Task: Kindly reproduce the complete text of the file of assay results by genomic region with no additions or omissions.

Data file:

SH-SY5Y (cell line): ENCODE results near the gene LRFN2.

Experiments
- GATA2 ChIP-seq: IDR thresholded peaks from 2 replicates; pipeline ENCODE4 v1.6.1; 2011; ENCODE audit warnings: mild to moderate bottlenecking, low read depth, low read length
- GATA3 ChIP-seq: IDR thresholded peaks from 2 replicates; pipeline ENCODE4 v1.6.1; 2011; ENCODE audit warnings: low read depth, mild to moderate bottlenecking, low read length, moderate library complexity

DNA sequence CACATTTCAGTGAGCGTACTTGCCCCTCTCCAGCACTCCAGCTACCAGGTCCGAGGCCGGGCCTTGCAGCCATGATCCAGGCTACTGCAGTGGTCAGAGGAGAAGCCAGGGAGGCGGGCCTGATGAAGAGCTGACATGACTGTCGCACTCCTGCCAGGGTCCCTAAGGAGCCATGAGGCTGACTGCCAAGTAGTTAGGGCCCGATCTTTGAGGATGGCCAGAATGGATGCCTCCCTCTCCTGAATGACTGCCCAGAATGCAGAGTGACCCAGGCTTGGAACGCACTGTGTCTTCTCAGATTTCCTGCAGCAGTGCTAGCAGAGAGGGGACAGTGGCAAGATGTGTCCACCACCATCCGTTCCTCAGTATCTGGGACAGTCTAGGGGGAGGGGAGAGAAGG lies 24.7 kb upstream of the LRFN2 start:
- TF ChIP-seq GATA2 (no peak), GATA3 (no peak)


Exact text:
SH-SY5Y (cell line): ENCODE results near the gene LRFN2.

Experiments
- GATA2 ChIP-seq: IDR thresholded peaks from 2 replicates; pipeline ENCODE4 v1.6.1; 2011; ENCODE audit warnings: mild to moderate bottlenecking, low read depth, low read length
- GATA3 ChIP-seq: IDR thresholded peaks from 2 replicates; pipeline ENCODE4 v1.6.1; 2011; ENCODE audit warnings: low read depth, mild to moderate bottlenecking, low read length, moderate library complexity

DNA sequence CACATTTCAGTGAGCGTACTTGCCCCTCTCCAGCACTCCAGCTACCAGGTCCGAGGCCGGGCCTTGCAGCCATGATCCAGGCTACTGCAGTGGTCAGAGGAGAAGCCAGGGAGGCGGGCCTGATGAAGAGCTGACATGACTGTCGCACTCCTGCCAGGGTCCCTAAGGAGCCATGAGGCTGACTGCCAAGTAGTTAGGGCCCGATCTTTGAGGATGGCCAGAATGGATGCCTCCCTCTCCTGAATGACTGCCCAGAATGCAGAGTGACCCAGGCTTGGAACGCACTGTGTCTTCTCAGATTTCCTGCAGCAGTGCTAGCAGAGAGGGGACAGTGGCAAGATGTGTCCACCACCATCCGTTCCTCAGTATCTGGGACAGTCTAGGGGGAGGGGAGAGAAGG lies 24.7 kb upstream of the LRFN2 start:
- TF ChIP-seq GATA2 (no peak), GATA3 (no peak)